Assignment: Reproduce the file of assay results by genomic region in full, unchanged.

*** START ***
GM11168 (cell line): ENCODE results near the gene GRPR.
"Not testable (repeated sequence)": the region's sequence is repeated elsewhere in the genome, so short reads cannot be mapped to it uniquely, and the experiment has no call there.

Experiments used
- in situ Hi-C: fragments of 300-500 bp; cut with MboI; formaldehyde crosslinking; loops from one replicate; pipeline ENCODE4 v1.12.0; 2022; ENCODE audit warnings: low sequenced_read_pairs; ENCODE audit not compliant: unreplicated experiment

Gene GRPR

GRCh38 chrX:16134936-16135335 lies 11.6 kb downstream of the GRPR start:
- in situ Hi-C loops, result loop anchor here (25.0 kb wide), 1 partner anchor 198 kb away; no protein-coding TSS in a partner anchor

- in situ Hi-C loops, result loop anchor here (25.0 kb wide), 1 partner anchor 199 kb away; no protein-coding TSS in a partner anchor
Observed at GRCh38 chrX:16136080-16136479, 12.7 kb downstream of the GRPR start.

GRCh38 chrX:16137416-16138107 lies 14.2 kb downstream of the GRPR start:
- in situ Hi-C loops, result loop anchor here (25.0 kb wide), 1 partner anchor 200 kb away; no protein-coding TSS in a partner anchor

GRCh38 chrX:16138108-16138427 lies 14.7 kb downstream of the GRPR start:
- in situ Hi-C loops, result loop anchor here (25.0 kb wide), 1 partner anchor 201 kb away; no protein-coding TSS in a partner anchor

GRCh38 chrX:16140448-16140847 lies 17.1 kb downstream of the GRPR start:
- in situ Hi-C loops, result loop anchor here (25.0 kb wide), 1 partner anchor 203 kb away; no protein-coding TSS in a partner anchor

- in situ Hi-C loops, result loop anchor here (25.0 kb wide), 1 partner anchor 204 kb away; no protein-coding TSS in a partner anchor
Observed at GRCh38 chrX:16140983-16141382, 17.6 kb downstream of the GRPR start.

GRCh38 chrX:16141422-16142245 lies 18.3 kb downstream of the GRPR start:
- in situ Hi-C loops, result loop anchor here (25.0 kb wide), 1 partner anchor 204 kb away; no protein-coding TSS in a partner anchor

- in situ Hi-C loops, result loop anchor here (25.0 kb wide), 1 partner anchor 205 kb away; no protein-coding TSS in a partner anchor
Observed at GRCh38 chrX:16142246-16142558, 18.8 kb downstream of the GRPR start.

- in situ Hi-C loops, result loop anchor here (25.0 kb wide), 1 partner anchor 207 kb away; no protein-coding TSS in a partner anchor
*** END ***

GM11168 (cell line): ENCODE results near the gene GRPR.
"Not testable (repeated sequence)": the region's sequence is repeated elsewhere in the genome, so short reads cannot be mapped to it uniquely, and the experiment has no call there.

Experiments used
- in situ Hi-C: fragments of 300-500 bp; cut with MboI; formaldehyde crosslinking; loops from one replicate; pipeline ENCODE4 v1.12.0; 2022; ENCODE audit warnings: low sequenced_read_pairs; ENCODE audit not compliant: unreplicated experiment

Gene GRPR

GRCh38 chrX:16134936-16135335 lies 11.6 kb downstream of the GRPR start:
- in situ Hi-C loops, result loop anchor here (25.0 kb wide), 1 partner anchor 198 kb away; no protein-coding TSS in a partner anchor

- in situ Hi-C loops, result loop anchor here (25.0 kb wide), 1 partner anchor 199 kb away; no protein-coding TSS in a partner anchor
Observed at GRCh38 chrX:16136080-16136479, 12.7 kb downstream of the GRPR start.

GRCh38 chrX:16137416-16138107 lies 14.2 kb downstream of the GRPR start:
- in situ Hi-C loops, result loop anchor here (25.0 kb wide), 1 partner anchor 200 kb away; no protein-coding TSS in a partner anchor

GRCh38 chrX:16138108-16138427 lies 14.7 kb downstream of the GRPR start:
- in situ Hi-C loops, result loop anchor here (25.0 kb wide), 1 partner anchor 201 kb away; no protein-coding TSS in a partner anchor

GRCh38 chrX:16140448-16140847 lies 17.1 kb downstream of the GRPR start:
- in situ Hi-C loops, result loop anchor here (25.0 kb wide), 1 partner anchor 203 kb away; no protein-coding TSS in a partner anchor

- in situ Hi-C loops, result loop anchor here (25.0 kb wide), 1 partner anchor 204 kb away; no protein-coding TSS in a partner anchor
Observed at GRCh38 chrX:16140983-16141382, 17.6 kb downstream of the GRPR start.

GRCh38 chrX:16141422-16142245 lies 18.3 kb downstream of the GRPR start:
- in situ Hi-C loops, result loop anchor here (25.0 kb wide), 1 partner anchor 204 kb away; no protein-coding TSS in a partner anchor

- in situ Hi-C loops, result loop anchor here (25.0 kb wide), 1 partner anchor 205 kb away; no protein-coding TSS in a partner anchor
Observed at GRCh38 chrX:16142246-16142558, 18.8 kb downstream of the GRPR start.

- in situ Hi-C loops, result loop anchor here (25.0 kb wide), 1 partner anchor 207 kb away; no protein-coding TSS in a partner anchor